You don't. Andy Roddick still says his layout last February was the best shot he has ever hit under the circumstances. Roddick, who is rehabilitating a hamstring injury but is scheduled to play in the Regions Morgan Keegan Championships in Memphis later this month, talked with Memphis reporters by conference call Thursday.
"Listen, there's probably about 10% skill and 90% luck on that one," he said. "I used all 90% of that luck. But it was a shot I certainly couldn't believe at the time."
It was voted the second best tennis shot of 2011, behind a Novak Djokovic forehand on match point against Roger Federer in the U.S. Open.
"If that's not the number one shot for the year, I'll never get it," Roddick said.
He has played Memphis 12 years in a row, but this year is a little dicey.
"I haven't hit a ball since Australia. We've just been working on different types of treatments trying to get it right. The MRI came back probably not as good as we were hoping. But I'm hoping to be hitting balls for the first time next Monday."
Roddick said he didn't watch all of the nearly six-hour Australian Open final last week but was as amazed as any fan by the quality of the tennis between Djokovic and Rafael Nadal.
"It almost looked like kind of the tennis you see when you play XBOX, where the guys really don't get tired and they just hit whatever shot they want."
In a separate call, John McEnroe talked about his upcoming exhibition doubles match in Memphis on February 20th. He's over 50 but said that's not that much older than the 30-somethings who dominate the men's doubles tour.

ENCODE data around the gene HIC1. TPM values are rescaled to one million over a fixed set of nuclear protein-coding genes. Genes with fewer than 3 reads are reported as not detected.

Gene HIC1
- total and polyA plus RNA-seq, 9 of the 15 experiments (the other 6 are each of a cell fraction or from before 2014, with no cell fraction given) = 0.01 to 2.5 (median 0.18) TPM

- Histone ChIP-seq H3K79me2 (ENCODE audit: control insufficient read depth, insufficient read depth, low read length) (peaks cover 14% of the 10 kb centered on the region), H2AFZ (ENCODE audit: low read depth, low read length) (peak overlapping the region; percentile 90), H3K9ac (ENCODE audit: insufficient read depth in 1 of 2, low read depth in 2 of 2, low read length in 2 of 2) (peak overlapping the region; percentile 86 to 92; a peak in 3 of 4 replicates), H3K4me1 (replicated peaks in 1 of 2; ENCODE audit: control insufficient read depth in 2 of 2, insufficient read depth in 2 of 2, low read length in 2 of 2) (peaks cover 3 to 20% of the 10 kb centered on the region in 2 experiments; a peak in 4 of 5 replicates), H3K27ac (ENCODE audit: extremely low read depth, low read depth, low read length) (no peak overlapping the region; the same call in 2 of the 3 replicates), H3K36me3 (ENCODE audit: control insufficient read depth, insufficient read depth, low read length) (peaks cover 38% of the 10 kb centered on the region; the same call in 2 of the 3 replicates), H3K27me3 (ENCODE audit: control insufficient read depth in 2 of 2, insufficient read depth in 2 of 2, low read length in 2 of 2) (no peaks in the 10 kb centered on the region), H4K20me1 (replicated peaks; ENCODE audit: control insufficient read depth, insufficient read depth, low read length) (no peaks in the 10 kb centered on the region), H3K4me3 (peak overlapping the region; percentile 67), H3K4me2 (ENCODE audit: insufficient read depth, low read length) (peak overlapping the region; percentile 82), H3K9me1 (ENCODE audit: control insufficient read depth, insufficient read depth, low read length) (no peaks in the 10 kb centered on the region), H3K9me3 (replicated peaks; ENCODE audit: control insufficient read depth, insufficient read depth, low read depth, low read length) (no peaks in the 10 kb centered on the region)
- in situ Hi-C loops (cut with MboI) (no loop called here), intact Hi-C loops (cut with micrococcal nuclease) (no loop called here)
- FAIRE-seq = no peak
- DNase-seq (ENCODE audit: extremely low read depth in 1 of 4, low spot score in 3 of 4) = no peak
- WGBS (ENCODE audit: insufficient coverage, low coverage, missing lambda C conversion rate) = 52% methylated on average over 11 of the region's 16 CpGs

McEnroe plays for keeps, as anyone who saw his angry outbursts during an exhibition at the Racquet Club a few years ago knows.
"People love tennis in Memphis. There is something about it that's nice when you're real close to people where you literally can everything, I mean, as long as they're not hurling insults at you like I would get — not, of course, from the people of Memphis. Of course not. But they can really hear what I'm saying or what players are saying, and it's sort of nice to have that sometimes, you know, for some of the players when they're playing with some of these huge courts. I think Roddick's only tournament win was there last year. I bet you some of it had to do with the rush from having the crowd close and them appreciating that he's playing there."
Playing, yes. Cursing and cutting up, no. Big difference.